Clarity for a wind instrument is basically how we enunciate our 'speech'.  We can use all sorts of consonant sounds to add a 'front' to our notes and clarify the onset of our sound. Articulation gets tricky to talk about since everyone has a different way of pronouncing words (usually based on physiology and native language), and everyone's perception of what they actually do is ambiguous.  Some people swear that they use a certain "ta" sound for example, but in fact what is going on in their mouth may be far different. Here is how I approach it.

In order to clarify your articulation, you'll have to refine some dynamic physical factors of sound production (click here to be re-directed to more info on what that means). First thing's first: You need to develop a way of playing where the shape of the oral cavity is consistent and variability is minimized- the best way to do that is through training your stability. If you haven't visited my page on stability, do that now! There is no better way to set up a great foundation to improve articulation!

Here is a video where I talk about (and demonstrate) articulation for wind instrumentalists.

Articulation Exercise #1

(click icon to download)

Here is an exercise I do specifically to work the low register.

Legato Clarity/Slide Accuracy (Specifically for Trombones)

Though all brass players need to develop a smooth and connected legato, trombonists specifically have to develop coordination with the slide. Since the notes are connected, there is no room 'in between' for impurities of sound. Additionally, Western music is built on half steps and whole steps, which require variable distances of travel for the slide. In this video I describe how I develop a smooth and coordinated legato slide technique.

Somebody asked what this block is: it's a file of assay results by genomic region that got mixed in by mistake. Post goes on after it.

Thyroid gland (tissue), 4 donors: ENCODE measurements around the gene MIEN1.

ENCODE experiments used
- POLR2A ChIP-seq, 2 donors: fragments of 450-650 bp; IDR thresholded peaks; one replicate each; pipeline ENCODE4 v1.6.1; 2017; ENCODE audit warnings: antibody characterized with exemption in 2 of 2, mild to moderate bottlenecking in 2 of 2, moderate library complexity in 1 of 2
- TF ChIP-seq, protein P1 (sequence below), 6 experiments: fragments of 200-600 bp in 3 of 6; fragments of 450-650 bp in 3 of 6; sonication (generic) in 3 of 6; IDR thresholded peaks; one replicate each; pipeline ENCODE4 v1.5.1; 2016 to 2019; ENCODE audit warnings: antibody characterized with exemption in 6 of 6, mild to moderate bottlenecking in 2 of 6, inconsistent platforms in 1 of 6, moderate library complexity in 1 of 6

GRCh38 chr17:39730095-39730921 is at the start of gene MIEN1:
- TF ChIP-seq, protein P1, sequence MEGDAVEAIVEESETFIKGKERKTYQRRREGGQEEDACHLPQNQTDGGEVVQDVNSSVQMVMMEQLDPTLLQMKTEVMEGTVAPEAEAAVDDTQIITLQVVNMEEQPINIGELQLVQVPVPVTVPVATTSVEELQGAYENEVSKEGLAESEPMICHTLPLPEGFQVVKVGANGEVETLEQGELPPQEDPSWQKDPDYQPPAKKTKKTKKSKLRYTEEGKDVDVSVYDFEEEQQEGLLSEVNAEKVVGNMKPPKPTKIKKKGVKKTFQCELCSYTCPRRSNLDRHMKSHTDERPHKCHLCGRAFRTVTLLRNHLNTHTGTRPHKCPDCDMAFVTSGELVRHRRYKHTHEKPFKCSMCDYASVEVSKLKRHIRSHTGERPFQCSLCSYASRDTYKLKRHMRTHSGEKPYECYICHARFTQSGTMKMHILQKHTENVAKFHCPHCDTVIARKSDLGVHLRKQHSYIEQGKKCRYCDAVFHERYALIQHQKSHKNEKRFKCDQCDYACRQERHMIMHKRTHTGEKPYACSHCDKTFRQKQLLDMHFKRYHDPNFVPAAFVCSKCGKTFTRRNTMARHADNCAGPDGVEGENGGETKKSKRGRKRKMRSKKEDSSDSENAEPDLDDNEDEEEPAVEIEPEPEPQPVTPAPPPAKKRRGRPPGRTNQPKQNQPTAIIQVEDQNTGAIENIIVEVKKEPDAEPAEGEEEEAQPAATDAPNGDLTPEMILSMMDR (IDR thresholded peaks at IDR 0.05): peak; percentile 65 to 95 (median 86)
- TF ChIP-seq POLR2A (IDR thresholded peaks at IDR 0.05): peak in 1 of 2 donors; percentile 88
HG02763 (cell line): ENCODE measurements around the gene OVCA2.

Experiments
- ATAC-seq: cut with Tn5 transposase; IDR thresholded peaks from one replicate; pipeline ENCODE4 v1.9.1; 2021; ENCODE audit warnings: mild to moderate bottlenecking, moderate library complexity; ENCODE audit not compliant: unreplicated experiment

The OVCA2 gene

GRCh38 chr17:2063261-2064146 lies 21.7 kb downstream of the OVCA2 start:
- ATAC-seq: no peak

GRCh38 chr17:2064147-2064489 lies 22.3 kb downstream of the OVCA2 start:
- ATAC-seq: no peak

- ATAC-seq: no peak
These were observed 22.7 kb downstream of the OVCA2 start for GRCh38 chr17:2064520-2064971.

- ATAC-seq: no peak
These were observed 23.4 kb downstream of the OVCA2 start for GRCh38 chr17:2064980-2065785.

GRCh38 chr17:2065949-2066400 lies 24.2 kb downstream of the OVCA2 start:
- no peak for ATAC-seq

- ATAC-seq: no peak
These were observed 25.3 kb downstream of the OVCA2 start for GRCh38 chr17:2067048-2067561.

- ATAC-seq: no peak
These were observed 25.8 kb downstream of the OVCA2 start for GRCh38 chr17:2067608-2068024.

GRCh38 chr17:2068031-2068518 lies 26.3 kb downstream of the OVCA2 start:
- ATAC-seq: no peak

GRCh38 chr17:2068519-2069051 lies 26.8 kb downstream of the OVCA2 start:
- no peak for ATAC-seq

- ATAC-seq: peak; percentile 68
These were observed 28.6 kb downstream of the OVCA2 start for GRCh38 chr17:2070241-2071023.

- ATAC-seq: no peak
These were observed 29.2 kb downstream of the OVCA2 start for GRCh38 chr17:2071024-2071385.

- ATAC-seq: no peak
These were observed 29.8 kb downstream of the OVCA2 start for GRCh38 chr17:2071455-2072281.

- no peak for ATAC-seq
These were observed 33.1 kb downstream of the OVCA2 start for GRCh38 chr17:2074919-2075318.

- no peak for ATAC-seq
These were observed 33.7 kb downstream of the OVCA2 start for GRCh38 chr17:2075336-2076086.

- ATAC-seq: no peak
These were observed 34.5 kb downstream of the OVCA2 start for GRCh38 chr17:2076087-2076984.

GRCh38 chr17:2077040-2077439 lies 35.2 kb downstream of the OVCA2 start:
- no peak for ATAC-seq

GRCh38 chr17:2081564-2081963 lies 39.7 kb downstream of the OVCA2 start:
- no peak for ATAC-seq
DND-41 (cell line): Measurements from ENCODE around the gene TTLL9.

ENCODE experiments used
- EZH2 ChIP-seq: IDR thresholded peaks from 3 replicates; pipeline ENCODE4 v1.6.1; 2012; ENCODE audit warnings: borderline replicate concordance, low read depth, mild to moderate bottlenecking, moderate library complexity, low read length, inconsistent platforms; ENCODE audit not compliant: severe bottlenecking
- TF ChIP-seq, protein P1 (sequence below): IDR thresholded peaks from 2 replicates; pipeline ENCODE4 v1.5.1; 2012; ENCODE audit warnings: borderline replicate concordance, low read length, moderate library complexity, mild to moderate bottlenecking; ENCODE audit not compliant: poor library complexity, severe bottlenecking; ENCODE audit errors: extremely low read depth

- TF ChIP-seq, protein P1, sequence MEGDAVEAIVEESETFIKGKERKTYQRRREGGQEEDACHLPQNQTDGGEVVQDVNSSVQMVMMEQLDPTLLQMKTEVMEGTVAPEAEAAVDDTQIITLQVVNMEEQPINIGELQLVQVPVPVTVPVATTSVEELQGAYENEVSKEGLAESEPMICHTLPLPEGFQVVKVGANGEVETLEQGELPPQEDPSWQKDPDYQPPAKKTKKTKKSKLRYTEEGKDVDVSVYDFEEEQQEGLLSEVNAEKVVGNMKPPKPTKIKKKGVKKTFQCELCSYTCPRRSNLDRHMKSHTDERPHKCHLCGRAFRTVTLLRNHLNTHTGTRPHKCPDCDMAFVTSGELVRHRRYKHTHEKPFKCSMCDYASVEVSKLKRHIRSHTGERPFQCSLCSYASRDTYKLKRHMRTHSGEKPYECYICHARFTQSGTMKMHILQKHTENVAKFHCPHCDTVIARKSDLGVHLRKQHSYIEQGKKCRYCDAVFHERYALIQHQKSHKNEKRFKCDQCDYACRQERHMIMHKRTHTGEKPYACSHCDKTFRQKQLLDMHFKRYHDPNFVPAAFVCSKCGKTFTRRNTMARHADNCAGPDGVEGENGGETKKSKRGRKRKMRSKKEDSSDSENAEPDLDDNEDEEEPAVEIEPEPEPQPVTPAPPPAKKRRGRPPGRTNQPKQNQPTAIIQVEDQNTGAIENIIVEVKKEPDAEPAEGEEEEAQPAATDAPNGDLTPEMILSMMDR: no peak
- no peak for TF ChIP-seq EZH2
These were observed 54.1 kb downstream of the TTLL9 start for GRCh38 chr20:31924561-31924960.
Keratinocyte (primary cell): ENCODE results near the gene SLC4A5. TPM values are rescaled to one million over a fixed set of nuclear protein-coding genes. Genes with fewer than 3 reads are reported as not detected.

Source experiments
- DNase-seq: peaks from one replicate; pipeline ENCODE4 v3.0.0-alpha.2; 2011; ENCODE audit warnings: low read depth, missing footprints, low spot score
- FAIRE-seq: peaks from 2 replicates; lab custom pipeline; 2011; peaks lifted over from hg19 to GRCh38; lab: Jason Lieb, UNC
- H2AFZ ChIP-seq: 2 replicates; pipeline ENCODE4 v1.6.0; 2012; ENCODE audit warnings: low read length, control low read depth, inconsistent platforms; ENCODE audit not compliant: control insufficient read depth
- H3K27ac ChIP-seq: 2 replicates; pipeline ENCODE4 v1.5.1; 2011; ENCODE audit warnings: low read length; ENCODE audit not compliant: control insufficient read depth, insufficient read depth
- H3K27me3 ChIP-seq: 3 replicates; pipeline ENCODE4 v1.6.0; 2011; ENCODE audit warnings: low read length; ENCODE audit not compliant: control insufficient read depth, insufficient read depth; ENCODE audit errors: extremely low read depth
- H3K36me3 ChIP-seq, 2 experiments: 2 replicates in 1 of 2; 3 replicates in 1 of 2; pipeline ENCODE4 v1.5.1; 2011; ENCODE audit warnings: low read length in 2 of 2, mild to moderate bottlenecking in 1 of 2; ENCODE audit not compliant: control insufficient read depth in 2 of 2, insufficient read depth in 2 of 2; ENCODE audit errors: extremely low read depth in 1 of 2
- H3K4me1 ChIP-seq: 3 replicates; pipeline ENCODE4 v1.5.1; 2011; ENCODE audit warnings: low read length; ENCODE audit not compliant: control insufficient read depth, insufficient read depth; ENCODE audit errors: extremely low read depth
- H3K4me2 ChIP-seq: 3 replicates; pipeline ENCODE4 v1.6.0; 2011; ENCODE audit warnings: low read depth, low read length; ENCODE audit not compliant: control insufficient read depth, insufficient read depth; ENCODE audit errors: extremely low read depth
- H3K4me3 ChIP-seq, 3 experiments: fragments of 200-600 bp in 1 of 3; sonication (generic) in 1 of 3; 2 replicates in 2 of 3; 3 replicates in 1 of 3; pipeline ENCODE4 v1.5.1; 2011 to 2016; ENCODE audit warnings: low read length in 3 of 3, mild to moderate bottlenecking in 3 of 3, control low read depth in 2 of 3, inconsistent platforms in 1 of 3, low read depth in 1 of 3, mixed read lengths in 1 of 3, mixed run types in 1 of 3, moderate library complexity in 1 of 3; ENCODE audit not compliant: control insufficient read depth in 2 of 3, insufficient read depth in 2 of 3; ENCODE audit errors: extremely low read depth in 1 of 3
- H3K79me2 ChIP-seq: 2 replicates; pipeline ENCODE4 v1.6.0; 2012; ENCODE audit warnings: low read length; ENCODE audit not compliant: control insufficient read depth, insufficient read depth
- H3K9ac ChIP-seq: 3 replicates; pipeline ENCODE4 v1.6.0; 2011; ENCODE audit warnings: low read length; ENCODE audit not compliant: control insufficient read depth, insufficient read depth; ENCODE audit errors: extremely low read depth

Legato- Slide Accuracy

(click icon to download)

Multiple Tonguing

Brass players need to master multiple tonguing if they are to master repertoire that requires the highest levels of velocity. Though the maximum speed to which players can articulate with a single tonguing method may vary greatly, at some point a player will have to develop a decent double and triple tonguing method.  

For me, it was later in my career as I had a really fast single tongue.  What I thought was a strength was actually a deterrent as it kept me from feeling the need to develop multiple tonguing until it really became a problem for me. In this video, I start 'from the beginning', and I will post videos every so often to show the progress. 15 minutes a day is all you need.

Here is the first video

Here is the second video- this is about 4 months after the first video.  I did the exercise roughly 4-5 times a week for 4 months (about 15 min. each time).  Now I am ready for a more ambitious challenge, so here I demonstrate a 'next level' exercise.

My most recent video on an exercise I specifically use for double tonguing. This exercise is awesome!